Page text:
Another essential aspect of most busy horse’s schedules is travel. Knowing how your horse copes and adapts to travelling can be a key success factor when competing. While many horses will adapt to eating when being transported over time, some will only eat when stationary, and many fail to consume sufficient quantities vital for maintaining healthy gut function³ ⁴ ⁵. Knowing where your horse sits on this spectrum will allow you to address this as part of your bigger picture competition plan moving forward.

Knowing what to feed a horse for fitness includes understanding how vital forage is – it is of course absolutely essential for all horses but, it holds particular importance for the performance horse. A 2% loss of water can be detrimental to performance⁶ so, keeping tabs on water and forage intake can be the difference between a good day and a great day. Travelling can be a key pinch-point, with a horse losing around 0.5% of his body weight for every hour travelled through fluid loss alone⁷ ⁸. Forage is not only important for the horse psychologically, but also physiologically. When forage is consumed, it doesn’t just help to maintain healthy gut function, but also acts as a reservoir for fluid and electrolytes, helping our horses to avoid dehydration ⁹.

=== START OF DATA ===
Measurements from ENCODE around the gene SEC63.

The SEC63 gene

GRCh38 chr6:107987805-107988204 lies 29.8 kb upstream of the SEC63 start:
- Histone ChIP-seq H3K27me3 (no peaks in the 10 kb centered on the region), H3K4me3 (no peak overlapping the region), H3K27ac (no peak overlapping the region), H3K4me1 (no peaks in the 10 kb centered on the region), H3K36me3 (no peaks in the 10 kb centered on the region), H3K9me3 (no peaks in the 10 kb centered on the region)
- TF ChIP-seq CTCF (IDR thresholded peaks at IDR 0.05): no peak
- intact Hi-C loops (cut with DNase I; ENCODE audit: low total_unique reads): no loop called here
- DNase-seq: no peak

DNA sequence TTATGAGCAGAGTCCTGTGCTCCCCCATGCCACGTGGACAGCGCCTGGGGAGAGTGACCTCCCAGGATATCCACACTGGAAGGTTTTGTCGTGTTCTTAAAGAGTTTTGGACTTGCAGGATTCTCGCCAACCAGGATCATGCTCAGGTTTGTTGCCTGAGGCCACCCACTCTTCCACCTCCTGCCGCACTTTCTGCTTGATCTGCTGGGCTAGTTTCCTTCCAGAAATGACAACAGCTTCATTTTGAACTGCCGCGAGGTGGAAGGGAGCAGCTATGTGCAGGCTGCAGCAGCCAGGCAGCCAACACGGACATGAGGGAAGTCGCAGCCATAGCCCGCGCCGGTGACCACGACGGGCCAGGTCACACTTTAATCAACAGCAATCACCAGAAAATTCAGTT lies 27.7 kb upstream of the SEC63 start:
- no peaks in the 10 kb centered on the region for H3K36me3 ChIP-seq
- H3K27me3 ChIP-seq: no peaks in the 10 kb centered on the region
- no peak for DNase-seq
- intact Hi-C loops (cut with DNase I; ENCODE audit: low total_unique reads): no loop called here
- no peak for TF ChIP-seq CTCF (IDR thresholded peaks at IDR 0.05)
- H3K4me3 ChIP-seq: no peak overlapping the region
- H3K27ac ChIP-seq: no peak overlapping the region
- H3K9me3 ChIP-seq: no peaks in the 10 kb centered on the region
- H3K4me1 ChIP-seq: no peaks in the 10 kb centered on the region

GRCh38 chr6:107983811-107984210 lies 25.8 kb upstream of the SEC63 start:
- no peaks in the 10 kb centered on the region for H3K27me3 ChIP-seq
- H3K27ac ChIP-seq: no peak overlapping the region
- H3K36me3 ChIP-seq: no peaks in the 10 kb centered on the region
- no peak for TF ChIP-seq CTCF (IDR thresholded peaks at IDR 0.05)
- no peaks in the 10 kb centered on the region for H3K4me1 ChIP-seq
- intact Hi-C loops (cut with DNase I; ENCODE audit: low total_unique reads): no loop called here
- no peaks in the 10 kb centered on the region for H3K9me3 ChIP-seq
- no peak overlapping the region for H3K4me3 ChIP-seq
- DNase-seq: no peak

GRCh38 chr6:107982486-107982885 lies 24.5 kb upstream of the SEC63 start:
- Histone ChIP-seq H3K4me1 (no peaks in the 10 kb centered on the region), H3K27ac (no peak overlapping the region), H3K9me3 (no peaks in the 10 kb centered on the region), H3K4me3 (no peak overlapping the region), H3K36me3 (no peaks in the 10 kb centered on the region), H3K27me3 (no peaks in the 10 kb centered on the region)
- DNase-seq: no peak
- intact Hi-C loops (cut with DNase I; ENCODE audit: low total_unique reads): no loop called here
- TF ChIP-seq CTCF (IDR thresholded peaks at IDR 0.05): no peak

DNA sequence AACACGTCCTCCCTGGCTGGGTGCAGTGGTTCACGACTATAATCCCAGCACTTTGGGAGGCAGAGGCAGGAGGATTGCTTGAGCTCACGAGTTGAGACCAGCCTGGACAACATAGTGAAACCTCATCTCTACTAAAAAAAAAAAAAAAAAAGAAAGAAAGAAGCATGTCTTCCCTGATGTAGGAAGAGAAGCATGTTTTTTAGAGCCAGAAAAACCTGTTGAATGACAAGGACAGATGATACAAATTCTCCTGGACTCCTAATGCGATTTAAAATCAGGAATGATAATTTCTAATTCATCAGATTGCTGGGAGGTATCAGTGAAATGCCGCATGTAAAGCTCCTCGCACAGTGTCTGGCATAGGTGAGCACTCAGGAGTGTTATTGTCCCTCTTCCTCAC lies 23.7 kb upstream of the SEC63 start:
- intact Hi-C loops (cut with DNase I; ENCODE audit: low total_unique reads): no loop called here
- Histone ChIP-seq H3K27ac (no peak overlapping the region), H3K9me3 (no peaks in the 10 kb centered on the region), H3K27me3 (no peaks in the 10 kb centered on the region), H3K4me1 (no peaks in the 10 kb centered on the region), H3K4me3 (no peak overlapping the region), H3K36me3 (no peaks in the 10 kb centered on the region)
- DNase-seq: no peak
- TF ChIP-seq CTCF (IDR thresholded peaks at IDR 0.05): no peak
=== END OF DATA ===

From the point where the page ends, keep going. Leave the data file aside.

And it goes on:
Top Tips for maximising water and forage intake on the go:

  • Monitor forage intake when travelling – weigh what goes in and then what comes out (also adding in any dropped on the floor); use this as a guide to intake.

  • If your horse doesn't eat while travelling, formulate a plan to ensure this doesn’t hinder performance. Whether this is stopping regularly to allow a munch, or providing a high fibre feed substitute – a strategy is vital.

  • Make sure that you introduce any feeds required when away competing or while travelling ahead of time – ensuring they are a feature of the typical diet. This will give you the flexibility to increase their provision as and when required, without detriment to the gut.

  • For shy drinkers, experiment with flavoured water (adding a few drops of apple juice for example) at home and, wherever possible take your home water with you. Horses can be very sensitive to ‘foreign water’, which can severely hinder intake.

  • Make the most of high moisture feedstuffs; for example, unmolassed beet products, succulents and using haylage or soaked hay² ¹⁰ and, when travelling, stop regularly to offer water – at least once every 2-3 hours, more frequently in warm weather¹¹ ¹².